Brexit: Theresa May meets Jeremy Corbyn to tackle deadlock

Image source, HoC

Theresa May has responded to criticism from her own MPs over talks with Jeremy Corbyn by saying all MPs have a responsibility to deliver Brexit.

The PM said the public "expect us to reach across this House to find a way through this".

Mr Corbyn said he welcomed the PM's "willingness to compromise to resolve the Brexit deadlock".

The PM's move to hold talks has angered some Brexiteers, with two ministers resigning over it.

Chris Heaton-Harris became the latest to quit on Wednesday afternoon, claiming his job at the Department for Exiting the European Union had become "irrelevant" if the government is not prepared to leave without a deal.

Wales Minister Nigel Adams also resigned his role on Wednesday morning, saying the government was at risk of failing to deliver "the Brexit people voted for".

The PM met Mr Corbyn before holding talks with Scotland's First Minister Nicola Sturgeon and Welsh First Minister Mark Drakeford.

Ms Sturgeon - who also met Mr Corbyn earlier - said she had "good" and "open" conversations with both leaders, and while she believed Mr Corbyn would "drive a hard bargain", she was "still not entirely clear" where the prime minister was willing to compromise.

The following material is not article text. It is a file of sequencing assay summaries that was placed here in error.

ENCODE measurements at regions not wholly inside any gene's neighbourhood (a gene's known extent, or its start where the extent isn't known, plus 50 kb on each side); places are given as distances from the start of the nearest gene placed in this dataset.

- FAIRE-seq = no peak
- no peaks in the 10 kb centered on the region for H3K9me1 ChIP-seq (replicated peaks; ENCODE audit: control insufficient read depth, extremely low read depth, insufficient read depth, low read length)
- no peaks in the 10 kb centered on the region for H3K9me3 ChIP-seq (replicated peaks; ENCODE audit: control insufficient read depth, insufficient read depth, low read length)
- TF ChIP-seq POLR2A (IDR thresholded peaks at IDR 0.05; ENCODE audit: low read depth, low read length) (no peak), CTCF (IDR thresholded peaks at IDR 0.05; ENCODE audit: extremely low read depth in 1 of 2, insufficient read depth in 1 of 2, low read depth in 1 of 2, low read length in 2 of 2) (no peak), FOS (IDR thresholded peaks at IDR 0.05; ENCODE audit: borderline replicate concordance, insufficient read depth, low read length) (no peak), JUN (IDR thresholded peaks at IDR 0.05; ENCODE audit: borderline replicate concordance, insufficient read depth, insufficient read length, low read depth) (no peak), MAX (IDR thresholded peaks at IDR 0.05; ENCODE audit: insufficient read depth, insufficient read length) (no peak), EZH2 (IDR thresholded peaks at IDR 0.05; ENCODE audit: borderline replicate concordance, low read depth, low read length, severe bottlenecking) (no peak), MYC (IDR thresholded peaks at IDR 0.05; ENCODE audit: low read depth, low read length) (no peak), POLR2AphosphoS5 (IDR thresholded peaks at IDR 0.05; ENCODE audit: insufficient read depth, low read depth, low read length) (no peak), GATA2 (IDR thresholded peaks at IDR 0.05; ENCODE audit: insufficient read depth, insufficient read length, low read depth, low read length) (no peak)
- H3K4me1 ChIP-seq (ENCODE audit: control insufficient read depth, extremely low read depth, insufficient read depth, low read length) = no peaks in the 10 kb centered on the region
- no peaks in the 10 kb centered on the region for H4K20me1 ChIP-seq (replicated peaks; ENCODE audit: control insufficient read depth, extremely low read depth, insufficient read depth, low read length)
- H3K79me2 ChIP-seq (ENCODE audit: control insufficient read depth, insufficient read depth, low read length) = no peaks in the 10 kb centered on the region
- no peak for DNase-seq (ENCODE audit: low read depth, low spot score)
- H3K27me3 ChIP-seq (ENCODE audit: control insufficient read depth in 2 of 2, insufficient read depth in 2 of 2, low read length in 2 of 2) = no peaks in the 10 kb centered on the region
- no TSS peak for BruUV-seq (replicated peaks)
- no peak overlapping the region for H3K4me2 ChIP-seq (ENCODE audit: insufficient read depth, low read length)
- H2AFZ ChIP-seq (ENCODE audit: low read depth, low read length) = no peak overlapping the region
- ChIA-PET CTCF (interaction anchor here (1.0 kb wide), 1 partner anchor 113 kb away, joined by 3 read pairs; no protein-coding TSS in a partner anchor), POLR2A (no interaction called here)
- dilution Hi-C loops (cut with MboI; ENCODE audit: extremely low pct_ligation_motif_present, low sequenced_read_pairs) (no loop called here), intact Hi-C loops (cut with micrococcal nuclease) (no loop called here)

The SNP leader, who backs a further referendum and wants to remain in the EU, told reporters: "My concern is that in the rush to reach some compromise with the clock ticking, what will happen over the next few days... is a bad compromise will be reached."

The SNP, Liberal Democrats, Green Party, Plaid Cymru and the Independent Group have also held a joint press conference, calling for any decision made by the leaders to be put to a public vote.

Image caption,
From left to right: Lib Dem leader Vince Cable, SNP Westminster leader Ian Blackford, The Independent Group MP Chuka Umunna, Plaid Cymru's Westminster leader Liz Saville-Roberts and Green Party MP Caroline Lucas

Plaid Cymru's Westminster leader, Liz Saville-Roberts, said: "People have the opportunity to have another shot at it, [in the Commons], to change their mind.

"Surely if that is how democracy works here, then democracy should go back to the people and people should have their say on whatever model comes forward."

The UK has until 12 April to propose a plan to the EU - which must be accepted by the bloc - or it will leave without a deal on that date.

In a statement on Tuesday night, the PM announced she wanted to meet Mr Corbyn to agree a way forward and put the plan to a vote in the Commons before 10 April - when the EU will hold an emergency summit on Brexit.

She insisted her withdrawal agreement - which was voted down last week - would remain part of the deal.

If there is no agreement between the two leaders, Mrs May said a number of options would be put to MPs "to determine which course to pursue".

In either event, Mrs May said she would ask the EU for a further short extension to hopefully get an agreement passed by Parliament before 22 May, so the UK does not have to take part in European elections.

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Brexiteers were quick to express their anger at the prime minister's move.

But at Prime Minister's Questions, Mrs May said she wanted to deliver Brexit "in an orderly way" and, to do that, "we have to get an agreement through the House".

And Brexit Secretary Stephen Barclay blamed hard Brexiteers in the pro-Leave European Research Group for making the PM move to these talks.

Media caption,